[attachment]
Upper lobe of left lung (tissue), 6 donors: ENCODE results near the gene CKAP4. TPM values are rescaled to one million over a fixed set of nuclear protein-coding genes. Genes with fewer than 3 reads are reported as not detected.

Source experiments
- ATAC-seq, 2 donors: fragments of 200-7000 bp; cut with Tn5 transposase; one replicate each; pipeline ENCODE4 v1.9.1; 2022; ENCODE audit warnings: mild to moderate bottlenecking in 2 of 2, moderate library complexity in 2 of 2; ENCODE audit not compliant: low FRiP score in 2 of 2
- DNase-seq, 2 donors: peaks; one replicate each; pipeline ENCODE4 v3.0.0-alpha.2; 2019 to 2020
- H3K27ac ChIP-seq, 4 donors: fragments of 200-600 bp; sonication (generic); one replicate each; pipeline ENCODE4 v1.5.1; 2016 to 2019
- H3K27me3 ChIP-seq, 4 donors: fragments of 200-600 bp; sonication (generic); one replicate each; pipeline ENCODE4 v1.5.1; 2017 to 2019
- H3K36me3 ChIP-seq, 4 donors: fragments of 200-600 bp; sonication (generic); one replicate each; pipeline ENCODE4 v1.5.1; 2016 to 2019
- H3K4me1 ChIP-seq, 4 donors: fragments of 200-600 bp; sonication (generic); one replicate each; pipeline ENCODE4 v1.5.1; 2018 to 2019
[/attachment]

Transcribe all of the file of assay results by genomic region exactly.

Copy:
Upper lobe of left lung (tissue), 6 donors: ENCODE results near the gene CKAP4. TPM values are rescaled to one million over a fixed set of nuclear protein-coding genes. Genes with fewer than 3 reads are reported as not detected.

Source experiments
- ATAC-seq, 2 donors: fragments of 200-7000 bp; cut with Tn5 transposase; one replicate each; pipeline ENCODE4 v1.9.1; 2022; ENCODE audit warnings: mild to moderate bottlenecking in 2 of 2, moderate library complexity in 2 of 2; ENCODE audit not compliant: low FRiP score in 2 of 2
- DNase-seq, 2 donors: peaks; one replicate each; pipeline ENCODE4 v3.0.0-alpha.2; 2019 to 2020
- H3K27ac ChIP-seq, 4 donors: fragments of 200-600 bp; sonication (generic); one replicate each; pipeline ENCODE4 v1.5.1; 2016 to 2019
- H3K27me3 ChIP-seq, 4 donors: fragments of 200-600 bp; sonication (generic); one replicate each; pipeline ENCODE4 v1.5.1; 2017 to 2019
- H3K36me3 ChIP-seq, 4 donors: fragments of 200-600 bp; sonication (generic); one replicate each; pipeline ENCODE4 v1.5.1; 2016 to 2019
- H3K4me1 ChIP-seq, 4 donors: fragments of 200-600 bp; sonication (generic); one replicate each; pipeline ENCODE4 v1.5.1; 2018 to 2019